How did I earn money for camps? I cut grass. I washed cars. I babysat, frequently with an old girlfriend and we split the pay. I bagged groceries before a contract moved all of the kids out of the local Commissary. I painted buildings. And I begged for money from my parents, like every other child does. Eventually, I held a part-time job managing Boy Scouting and Girl Scouting and doing tours of Fort Knox for Scouting groups. I also went door-to-door selling holiday cards and disposable flashlights.
Have I been discriminated against while a Scout or Scouter? Yeah. How have I dealt with it? Sometimes I became really angry about it all and swore I was going to involve Reverent Jackson or someone like that in it. Other times, it didn't bother me at all because the issue was not a big deal to me. I guess the best advice I can give to anyone whose been discriminated against or who feels slighted because of something someone else did or said, is to back up and think "if that was ME saying or doing those things to HIM or HER, how would that make them feel?" Then, I would work from there. Sometimes, people - White, Black, Orange, Maroon - really don't KNOW that what they've said or done is considered "discrimination". I had a Scoutmaster to always bring out watermelon to a campout and I would have to go out somewhere downwind from it until everyone was done. I can't eat watermelon, and even watermelon candy gets me physically ill! He didn't know that...he assumed that "well, since he's Black, he must LOVE watermelon and so I'll bring him and the rest of the guys a special treat!"
Next time, I told him once, bring me some vanilla ice cream as a "special treat!"
I've had other people to suggest merit badges for me to earn, because "I would be great at it". Merit badges like Athletics. And I've had people to suggest that I find other things to do, because "Black people don't like Scouting and they never will...because they can't be in charge of it."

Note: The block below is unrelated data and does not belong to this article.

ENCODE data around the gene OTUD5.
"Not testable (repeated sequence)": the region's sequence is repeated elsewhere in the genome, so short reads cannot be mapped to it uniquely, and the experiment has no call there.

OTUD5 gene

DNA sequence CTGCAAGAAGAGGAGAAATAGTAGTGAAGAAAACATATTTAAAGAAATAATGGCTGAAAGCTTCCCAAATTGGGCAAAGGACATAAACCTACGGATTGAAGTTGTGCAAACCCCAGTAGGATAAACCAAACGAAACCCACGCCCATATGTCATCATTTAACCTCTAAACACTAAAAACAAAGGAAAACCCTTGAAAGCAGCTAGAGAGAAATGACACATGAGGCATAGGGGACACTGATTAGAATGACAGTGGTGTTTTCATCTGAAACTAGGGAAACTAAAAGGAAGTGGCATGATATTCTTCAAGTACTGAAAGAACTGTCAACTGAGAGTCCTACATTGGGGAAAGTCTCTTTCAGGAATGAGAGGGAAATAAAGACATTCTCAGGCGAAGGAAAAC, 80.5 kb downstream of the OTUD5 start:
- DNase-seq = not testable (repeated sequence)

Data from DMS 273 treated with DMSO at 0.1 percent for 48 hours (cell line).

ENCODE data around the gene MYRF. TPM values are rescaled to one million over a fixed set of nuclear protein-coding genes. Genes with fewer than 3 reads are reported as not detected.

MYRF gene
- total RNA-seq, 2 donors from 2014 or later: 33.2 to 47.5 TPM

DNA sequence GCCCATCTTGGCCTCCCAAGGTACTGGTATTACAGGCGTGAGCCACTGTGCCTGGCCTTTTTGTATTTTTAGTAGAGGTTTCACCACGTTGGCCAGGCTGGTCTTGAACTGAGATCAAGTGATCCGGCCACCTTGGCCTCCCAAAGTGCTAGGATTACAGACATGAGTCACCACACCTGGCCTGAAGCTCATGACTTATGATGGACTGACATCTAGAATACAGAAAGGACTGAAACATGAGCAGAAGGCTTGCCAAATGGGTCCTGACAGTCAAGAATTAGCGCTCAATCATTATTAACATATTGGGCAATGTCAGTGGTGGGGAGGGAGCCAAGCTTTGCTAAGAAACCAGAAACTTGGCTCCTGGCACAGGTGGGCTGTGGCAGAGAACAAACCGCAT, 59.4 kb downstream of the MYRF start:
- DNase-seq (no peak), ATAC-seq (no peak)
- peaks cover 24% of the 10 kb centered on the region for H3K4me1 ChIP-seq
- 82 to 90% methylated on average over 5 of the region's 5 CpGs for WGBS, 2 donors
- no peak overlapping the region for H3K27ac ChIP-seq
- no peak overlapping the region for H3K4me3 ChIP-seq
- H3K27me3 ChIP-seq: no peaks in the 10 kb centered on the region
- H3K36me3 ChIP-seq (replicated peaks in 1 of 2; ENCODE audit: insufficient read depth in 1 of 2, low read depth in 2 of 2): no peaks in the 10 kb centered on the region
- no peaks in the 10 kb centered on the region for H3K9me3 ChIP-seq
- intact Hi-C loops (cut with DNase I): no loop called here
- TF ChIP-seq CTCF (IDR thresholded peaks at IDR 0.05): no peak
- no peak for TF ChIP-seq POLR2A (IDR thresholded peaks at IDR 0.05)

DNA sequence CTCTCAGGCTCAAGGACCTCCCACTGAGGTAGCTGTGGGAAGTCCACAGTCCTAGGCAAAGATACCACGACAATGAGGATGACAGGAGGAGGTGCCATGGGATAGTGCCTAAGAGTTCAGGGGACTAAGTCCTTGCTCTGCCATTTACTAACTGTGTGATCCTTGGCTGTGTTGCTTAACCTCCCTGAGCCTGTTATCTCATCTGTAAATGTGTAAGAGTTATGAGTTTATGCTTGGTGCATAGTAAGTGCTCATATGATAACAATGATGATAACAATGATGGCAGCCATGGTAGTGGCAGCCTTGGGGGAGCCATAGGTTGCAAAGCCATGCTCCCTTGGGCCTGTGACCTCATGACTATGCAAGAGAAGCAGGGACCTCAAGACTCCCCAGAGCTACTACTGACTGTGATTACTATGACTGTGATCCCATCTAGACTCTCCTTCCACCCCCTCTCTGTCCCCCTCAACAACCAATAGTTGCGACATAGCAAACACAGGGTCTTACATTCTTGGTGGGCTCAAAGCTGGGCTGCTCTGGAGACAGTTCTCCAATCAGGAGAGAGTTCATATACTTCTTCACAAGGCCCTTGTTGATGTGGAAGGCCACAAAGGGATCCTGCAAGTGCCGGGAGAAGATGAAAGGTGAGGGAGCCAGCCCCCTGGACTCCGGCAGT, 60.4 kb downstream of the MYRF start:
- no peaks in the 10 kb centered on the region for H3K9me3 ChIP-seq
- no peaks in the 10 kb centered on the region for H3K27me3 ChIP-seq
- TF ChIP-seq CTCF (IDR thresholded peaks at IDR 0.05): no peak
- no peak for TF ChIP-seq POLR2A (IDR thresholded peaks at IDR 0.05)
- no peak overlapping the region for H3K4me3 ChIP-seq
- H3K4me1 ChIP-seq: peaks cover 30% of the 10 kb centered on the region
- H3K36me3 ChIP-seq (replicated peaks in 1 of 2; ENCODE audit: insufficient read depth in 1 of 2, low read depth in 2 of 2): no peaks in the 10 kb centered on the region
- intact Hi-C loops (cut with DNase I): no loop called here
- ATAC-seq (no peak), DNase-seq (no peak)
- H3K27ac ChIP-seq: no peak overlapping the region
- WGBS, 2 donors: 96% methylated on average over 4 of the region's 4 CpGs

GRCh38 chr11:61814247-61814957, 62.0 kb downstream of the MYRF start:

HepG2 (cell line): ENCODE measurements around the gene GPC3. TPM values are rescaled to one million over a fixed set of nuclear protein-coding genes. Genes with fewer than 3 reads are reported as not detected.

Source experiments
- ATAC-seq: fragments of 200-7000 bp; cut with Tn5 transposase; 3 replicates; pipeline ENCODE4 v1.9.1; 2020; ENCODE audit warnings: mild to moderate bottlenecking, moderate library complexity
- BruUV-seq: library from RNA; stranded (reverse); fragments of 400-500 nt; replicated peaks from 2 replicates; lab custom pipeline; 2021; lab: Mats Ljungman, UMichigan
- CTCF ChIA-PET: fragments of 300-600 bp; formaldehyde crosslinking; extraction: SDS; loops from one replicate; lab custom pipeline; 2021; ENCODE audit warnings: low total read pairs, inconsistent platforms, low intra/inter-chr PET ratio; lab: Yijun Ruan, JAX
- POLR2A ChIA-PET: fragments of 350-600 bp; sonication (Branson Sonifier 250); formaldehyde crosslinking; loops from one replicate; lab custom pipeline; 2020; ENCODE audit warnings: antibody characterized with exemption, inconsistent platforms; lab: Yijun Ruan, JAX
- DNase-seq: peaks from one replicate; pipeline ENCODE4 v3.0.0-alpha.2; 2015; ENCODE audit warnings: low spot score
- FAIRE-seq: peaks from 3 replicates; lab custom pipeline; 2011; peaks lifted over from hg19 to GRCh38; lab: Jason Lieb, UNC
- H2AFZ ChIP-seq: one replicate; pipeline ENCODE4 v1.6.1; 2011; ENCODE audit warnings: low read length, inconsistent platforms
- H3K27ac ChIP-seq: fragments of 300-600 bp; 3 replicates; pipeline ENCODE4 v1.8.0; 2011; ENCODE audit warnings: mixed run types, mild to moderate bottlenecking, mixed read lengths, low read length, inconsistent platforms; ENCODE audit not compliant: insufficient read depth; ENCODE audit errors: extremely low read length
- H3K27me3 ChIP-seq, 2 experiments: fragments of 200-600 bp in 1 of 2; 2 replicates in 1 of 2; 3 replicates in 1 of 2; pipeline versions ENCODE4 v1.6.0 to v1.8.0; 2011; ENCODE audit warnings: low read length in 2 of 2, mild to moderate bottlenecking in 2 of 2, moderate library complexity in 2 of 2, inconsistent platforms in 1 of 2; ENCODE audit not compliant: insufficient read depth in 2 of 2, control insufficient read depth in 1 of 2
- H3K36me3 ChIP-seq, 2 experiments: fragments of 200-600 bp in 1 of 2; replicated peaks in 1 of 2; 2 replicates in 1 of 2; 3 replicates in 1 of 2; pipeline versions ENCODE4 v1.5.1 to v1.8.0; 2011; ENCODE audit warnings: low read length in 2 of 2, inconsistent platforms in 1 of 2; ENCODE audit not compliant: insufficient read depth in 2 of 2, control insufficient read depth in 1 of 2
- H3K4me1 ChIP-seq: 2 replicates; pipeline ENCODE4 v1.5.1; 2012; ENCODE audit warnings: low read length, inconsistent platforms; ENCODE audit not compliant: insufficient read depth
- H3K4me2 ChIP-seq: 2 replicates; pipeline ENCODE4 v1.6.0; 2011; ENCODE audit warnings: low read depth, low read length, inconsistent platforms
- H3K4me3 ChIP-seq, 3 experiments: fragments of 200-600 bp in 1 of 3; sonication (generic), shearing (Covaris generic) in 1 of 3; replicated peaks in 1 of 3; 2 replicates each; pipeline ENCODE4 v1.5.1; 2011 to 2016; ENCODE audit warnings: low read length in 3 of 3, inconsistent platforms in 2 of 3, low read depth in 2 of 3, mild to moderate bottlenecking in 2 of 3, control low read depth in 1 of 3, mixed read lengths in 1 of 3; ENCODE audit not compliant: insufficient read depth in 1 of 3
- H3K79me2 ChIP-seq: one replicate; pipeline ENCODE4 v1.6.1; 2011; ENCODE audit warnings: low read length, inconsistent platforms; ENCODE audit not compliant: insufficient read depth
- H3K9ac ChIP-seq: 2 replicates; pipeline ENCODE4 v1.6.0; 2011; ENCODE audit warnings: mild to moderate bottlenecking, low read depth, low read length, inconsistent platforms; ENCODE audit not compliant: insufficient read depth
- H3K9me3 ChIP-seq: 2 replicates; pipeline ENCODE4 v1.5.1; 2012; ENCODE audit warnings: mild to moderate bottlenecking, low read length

If you find yourself the victim of discrimination, talk with someone you trust first about it to insure that you are not over-reacting to a given situation. More than 200 years of discrimination and racial bias tend to make a lot of Black Scouts and Scouters "trigger-happy" whenever we're around in a situation... so before you pull out the "race card", check yourself: is this REALLY discrimination or racial bias or is it just something I've never been exposed to before and since I've never BEEN there, it's GOT to be "racially motivated."
I lived on military bases most of my young life, and while you would think that they had everything, some didn't. I didn't get to do a lot of stuff in Scouts over the years simply because both my Mom and Dad worked and I couldn't get out to wherever the event was. Other times, I would get rides with different families and while that was great, I didn't want to impose on them so I didn't go to some things. Then, there was the whole thing of the "hand-me-down uniforms" that I had on...some of them to ME looked like they were bought from the Thrift Shop, even though to others it was just the same as what they were wearing. So, yeah, there were some badges that I really WISHED that I had been able to earn when I was growing up...but I didn't. But just to show you that NOTHING is truly impossible: I called up an old girlfriend of mine whose family bought a farm in south Hardin County. I asked to speak with her father, and while he wasn't too hot about me personally, he allowed me and four other Boy Scouts to spend an entire week on his family's farm so that we could earn four farm-related merit badges. I learned about cows, meats, chickens, hogs, tobacco and how this family make ends meet from week to week, month to month. You have to know and use your resources, that's all. NOTHING is impossible for you to achieve through Scouting... absolutely nothing. All it takes is your desire to do your best, and knowing where the resources are to do the things you want to do.
The thing that really makes me excited about Scouting is the fact that unlike other stuff... Scouting is the GREAT EQUALIZER. No matter where I'm at, or what I'm doing, or who's Troop I belong to... I earn the badge, I get the badge. I may not get the badge at the same time as other boys get the badge, but I get the badge. And if I don't get the badge, I can call upon the people at the BSA office at the Council and at National (and now, I've got people all over the nation online I can contact and talk with!) and through them, I can "get the badge". The days in which Johnny Gorlen tells me "you ain't gonna get that badge because my daddy's the Scoutmaster and I'm gonna tell him not to give it to you" are OVER AND DONE WITH.
And a big AMEN to that!